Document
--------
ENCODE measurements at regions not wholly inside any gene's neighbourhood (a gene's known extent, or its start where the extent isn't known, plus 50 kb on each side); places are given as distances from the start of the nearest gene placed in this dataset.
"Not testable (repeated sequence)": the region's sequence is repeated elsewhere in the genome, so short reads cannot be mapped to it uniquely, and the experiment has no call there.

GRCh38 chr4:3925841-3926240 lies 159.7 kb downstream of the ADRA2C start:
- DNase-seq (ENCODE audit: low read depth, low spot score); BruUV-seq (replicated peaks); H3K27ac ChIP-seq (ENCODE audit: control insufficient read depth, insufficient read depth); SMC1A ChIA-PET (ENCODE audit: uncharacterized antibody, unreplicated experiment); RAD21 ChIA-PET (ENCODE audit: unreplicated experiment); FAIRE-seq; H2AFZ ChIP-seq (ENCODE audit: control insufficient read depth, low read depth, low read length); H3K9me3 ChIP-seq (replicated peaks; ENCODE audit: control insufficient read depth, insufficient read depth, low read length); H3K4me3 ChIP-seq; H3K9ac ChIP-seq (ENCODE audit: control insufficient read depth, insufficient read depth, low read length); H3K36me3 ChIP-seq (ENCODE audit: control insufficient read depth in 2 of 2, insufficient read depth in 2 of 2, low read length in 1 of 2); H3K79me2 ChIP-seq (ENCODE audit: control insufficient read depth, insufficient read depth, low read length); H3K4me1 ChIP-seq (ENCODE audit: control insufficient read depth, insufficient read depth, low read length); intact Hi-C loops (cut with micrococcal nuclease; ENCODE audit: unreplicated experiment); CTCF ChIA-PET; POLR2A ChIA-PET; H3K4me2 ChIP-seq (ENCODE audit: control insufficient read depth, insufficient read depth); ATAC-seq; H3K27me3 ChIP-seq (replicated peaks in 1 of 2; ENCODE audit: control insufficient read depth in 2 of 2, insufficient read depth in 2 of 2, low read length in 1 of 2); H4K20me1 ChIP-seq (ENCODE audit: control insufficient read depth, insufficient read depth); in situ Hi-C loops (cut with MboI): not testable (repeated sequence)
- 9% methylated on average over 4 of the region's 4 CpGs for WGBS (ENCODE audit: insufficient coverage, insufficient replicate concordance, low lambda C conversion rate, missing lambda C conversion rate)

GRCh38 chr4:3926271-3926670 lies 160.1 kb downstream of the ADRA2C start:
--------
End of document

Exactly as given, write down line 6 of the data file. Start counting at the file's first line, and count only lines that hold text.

GRCh38 chr4:3926271-3926670 lies 160.1 kb downstream of the ADRA2C start: